Success! State Parks’ Funding Mechanism is Reinstated!

Arizona State Parks Heritage Fund
Red Rock Crossing is one of the most popular places to snap a photo in Sedona.

Arizona State Parks Heritage Fund

By Sam Kathryn Campana

A successful 10-year effort culminated in July with the signature of Governor Doug Ducey on Senate Bill 1241, which passed handily through the necessary committees, the House and Senate, to restore the Arizona State Parks Heritage Fund. This will be funded in the future by grants, donations, and direct appropriations until the encumbrances on the Arizona Lottery are fulfilled—projected to be 2029.

Endless Pressure; Endlessly Applied

Janice Miano, the former executive director and now Arizona Heritage Alliance board chair, credits the tenaciousness of this advocacy organization, its members and volunteers. Receptive to this “endless pressure; endlessly applied” were Senator Kate Brophy McGee and co-sponsors in the Senate Paul Boyer, Heather Carter, Sine Kerr, Tony Navarrete, Lisa Otondo and Frank Pratt.  

House Bill 2701 would have put the Heritage Fund into statute, and provided the full funding it had from the Arizona Lottery from 1991 through 2009. Though unsuccessful, ardent supporters of the Heritage Fund convinced members of the House to support SB1241. Those legislative friends included Rep. Joanne Osborne Andres Cano, Regina Cobb, David Cook, Tim Dunn, Charlene Fernandez, John Kavanaugh and Ben Toma.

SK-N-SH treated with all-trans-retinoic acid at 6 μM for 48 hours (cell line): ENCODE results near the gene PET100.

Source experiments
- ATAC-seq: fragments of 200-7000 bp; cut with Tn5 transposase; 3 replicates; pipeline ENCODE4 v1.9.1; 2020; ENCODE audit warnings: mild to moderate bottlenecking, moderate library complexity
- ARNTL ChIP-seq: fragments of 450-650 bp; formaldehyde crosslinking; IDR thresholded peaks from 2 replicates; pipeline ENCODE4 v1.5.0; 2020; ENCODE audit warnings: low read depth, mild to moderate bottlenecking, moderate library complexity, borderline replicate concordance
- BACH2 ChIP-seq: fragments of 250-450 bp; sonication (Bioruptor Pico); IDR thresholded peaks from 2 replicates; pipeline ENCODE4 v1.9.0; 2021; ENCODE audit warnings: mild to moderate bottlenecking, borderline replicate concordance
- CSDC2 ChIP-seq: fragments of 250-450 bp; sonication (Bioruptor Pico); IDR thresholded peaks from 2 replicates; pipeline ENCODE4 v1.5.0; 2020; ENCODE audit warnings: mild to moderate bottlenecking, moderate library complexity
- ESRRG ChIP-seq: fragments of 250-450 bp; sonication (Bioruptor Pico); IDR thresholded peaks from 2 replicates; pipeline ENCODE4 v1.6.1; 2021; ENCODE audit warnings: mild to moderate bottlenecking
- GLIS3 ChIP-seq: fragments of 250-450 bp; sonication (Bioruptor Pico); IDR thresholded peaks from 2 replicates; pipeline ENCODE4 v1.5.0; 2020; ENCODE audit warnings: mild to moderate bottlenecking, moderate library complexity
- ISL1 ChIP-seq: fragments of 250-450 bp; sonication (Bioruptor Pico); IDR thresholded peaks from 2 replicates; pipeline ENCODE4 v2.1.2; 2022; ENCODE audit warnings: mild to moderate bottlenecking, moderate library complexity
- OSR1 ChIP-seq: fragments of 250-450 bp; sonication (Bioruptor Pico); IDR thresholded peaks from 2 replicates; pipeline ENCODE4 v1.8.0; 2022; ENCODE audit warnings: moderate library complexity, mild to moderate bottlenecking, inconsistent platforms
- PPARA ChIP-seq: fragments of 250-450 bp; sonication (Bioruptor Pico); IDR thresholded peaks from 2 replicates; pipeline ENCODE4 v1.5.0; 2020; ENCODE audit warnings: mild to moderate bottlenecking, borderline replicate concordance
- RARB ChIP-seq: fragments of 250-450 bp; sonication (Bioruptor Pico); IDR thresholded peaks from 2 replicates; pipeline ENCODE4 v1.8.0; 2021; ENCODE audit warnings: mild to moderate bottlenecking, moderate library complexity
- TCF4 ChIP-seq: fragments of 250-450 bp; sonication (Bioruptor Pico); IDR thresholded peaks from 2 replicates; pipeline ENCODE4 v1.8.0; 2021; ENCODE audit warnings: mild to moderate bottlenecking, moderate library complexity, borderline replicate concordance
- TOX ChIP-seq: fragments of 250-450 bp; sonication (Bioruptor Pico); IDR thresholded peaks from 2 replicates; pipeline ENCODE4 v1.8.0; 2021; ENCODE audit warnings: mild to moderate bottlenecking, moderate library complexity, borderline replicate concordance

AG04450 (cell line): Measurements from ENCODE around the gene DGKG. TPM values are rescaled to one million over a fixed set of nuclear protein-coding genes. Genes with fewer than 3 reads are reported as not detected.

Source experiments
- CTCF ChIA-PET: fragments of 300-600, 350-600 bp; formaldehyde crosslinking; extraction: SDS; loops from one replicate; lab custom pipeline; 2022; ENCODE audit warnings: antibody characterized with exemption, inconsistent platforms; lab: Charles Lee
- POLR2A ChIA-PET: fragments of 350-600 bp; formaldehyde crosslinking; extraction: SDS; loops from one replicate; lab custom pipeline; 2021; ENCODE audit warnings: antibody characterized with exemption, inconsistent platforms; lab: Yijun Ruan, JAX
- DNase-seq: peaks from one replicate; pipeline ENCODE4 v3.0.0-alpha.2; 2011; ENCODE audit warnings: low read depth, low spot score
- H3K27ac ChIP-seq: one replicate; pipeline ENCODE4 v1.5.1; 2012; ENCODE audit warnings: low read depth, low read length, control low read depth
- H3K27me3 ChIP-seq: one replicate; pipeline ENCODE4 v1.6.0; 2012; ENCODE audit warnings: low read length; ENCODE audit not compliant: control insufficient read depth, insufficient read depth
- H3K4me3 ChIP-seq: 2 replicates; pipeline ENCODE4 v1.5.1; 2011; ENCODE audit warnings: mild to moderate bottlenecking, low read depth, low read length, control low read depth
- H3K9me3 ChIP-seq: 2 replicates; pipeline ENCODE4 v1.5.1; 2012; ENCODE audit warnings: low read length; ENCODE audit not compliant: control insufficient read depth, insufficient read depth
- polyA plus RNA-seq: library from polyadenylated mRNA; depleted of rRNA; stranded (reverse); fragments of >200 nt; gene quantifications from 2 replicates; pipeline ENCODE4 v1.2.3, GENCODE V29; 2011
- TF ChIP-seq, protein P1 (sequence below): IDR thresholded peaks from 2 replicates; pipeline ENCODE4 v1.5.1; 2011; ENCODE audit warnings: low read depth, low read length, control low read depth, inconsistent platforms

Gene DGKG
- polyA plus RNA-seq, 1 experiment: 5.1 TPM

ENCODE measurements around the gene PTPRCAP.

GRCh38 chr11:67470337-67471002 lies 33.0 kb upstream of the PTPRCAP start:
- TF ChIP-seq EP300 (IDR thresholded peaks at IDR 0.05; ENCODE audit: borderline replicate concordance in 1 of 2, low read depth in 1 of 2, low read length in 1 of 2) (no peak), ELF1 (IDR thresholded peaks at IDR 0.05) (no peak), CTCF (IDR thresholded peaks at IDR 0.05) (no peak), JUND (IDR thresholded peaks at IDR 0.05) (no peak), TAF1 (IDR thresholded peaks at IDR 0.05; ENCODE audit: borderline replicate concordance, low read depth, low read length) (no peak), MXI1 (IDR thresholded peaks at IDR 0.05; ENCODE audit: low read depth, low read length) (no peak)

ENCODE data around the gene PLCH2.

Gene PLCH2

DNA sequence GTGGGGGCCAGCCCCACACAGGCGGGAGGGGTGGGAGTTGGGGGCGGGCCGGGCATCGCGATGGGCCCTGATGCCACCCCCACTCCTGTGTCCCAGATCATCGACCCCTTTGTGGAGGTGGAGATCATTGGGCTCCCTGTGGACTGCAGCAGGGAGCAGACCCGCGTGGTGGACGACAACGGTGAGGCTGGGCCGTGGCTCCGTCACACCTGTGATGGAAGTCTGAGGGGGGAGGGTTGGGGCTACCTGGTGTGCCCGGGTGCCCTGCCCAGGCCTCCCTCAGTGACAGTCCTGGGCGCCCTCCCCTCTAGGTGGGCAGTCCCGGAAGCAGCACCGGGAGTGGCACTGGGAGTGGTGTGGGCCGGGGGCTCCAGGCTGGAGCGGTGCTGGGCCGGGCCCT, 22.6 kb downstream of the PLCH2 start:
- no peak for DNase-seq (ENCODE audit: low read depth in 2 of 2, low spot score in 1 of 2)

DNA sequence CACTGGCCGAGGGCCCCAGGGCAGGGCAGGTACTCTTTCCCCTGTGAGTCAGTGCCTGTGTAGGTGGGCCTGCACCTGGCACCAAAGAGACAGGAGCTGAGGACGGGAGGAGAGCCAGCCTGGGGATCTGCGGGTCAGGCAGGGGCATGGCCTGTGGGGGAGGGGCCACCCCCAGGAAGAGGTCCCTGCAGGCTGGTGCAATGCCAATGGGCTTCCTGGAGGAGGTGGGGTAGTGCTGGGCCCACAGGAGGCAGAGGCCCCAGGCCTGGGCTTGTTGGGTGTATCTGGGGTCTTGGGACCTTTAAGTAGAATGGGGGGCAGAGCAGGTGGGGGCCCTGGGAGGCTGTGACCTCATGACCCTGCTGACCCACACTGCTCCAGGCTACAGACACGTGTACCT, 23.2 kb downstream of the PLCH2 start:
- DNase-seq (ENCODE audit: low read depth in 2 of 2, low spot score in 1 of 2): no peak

The State Parks Heritage Fund—which after being approved by the voters with 66% of the vote in 1990—was unceremoniously defunded 10 years ago. These were lottery funds giving $10 million a year to Arizona Game & Fish (not rescinded) and $10 million a year to our state parks. Dollars were invested in parks in every county of Arizona, with great return in the form of usage by Arizonans and our tourists.

Arizona Heritage Alliance

Committed advocates formed the Arizona Heritage Alliance (AHA), a non-profit formed to pass legislation requiring the State  to invest in Arizona’s outdoors, to protect and enhance our state’s natural, cultural, historical and recreational resources. The first 20 years after citizens’ support and passage of the initiative realized over $368 million in investment.

With the inspired and dedicated leadership of local activist Janice Miano, following in the footsteps of Beth Woodin and Tom Woods (both former members of the Arizona Game and Fish Commission—sadly, neither lived long enough for this historic day), AHA introduced legislation or mounted an initiative effort nearly every year for 10 years, trying to reinstate these invaluable funds.

“This year, building on past efforts, hundreds of our members and friends voiced their support” for this bill, says Miano.

Hundreds more communicated with the legislature through phone calls, emails, letters or attendance at committee hearings. The next efforts will be to ensure the fund has dollars allocated through the budget process.

But 10 years without this critical funding left our state parks system on life support. Only one park operates “in the black”—the internationally acclaimed Kartchner Caverns. Parks are an amenity, often intended to be free to the public, and not a revenue-generator. So, infrastructure crumbled, park hours shortened or closed, precious historic buildings deteriorated, and rangers disappeared. The Center for the Future of Arizona confirmed that we covet the awesome beauty of our natural resources, and further value our health and well-being, all of which were being compromised by this lack of funding.

Historic Preservation